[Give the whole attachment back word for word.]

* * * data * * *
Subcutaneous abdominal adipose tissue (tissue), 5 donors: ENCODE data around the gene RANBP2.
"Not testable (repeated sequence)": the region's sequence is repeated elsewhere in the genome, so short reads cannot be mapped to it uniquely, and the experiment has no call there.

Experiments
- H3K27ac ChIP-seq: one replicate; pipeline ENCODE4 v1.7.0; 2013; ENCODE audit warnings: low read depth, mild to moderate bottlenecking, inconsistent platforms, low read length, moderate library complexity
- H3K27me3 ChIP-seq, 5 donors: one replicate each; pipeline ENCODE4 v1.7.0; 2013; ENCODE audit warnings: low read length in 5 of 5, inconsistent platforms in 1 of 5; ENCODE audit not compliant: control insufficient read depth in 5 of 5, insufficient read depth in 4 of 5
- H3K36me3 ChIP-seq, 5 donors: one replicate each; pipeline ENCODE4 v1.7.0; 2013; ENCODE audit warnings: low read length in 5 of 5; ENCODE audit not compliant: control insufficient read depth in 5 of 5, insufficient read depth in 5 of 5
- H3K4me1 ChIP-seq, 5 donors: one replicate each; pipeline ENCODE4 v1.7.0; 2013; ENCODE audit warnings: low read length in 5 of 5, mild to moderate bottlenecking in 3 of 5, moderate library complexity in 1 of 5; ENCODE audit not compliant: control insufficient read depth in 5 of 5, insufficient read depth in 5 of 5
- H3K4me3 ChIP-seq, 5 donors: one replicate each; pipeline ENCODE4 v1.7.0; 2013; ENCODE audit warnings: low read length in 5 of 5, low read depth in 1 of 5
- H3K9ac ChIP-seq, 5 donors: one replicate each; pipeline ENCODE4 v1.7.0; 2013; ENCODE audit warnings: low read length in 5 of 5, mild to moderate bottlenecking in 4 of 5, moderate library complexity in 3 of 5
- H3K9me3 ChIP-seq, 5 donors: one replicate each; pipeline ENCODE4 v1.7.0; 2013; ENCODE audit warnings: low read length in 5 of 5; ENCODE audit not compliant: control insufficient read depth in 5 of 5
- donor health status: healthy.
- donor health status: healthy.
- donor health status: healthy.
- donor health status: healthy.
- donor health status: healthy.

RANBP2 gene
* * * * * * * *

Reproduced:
Subcutaneous abdominal adipose tissue (tissue), 5 donors: ENCODE data around the gene RANBP2.
"Not testable (repeated sequence)": the region's sequence is repeated elsewhere in the genome, so short reads cannot be mapped to it uniquely, and the experiment has no call there.

Experiments
- H3K27ac ChIP-seq: one replicate; pipeline ENCODE4 v1.7.0; 2013; ENCODE audit warnings: low read depth, mild to moderate bottlenecking, inconsistent platforms, low read length, moderate library complexity
- H3K27me3 ChIP-seq, 5 donors: one replicate each; pipeline ENCODE4 v1.7.0; 2013; ENCODE audit warnings: low read length in 5 of 5, inconsistent platforms in 1 of 5; ENCODE audit not compliant: control insufficient read depth in 5 of 5, insufficient read depth in 4 of 5
- H3K36me3 ChIP-seq, 5 donors: one replicate each; pipeline ENCODE4 v1.7.0; 2013; ENCODE audit warnings: low read length in 5 of 5; ENCODE audit not compliant: control insufficient read depth in 5 of 5, insufficient read depth in 5 of 5
- H3K4me1 ChIP-seq, 5 donors: one replicate each; pipeline ENCODE4 v1.7.0; 2013; ENCODE audit warnings: low read length in 5 of 5, mild to moderate bottlenecking in 3 of 5, moderate library complexity in 1 of 5; ENCODE audit not compliant: control insufficient read depth in 5 of 5, insufficient read depth in 5 of 5
- H3K4me3 ChIP-seq, 5 donors: one replicate each; pipeline ENCODE4 v1.7.0; 2013; ENCODE audit warnings: low read length in 5 of 5, low read depth in 1 of 5
- H3K9ac ChIP-seq, 5 donors: one replicate each; pipeline ENCODE4 v1.7.0; 2013; ENCODE audit warnings: low read length in 5 of 5, mild to moderate bottlenecking in 4 of 5, moderate library complexity in 3 of 5
- H3K9me3 ChIP-seq, 5 donors: one replicate each; pipeline ENCODE4 v1.7.0; 2013; ENCODE audit warnings: low read length in 5 of 5; ENCODE audit not compliant: control insufficient read depth in 5 of 5
- donor health status: healthy.
- donor health status: healthy.
- donor health status: healthy.
- donor health status: healthy.
- donor health status: healthy.

RANBP2 gene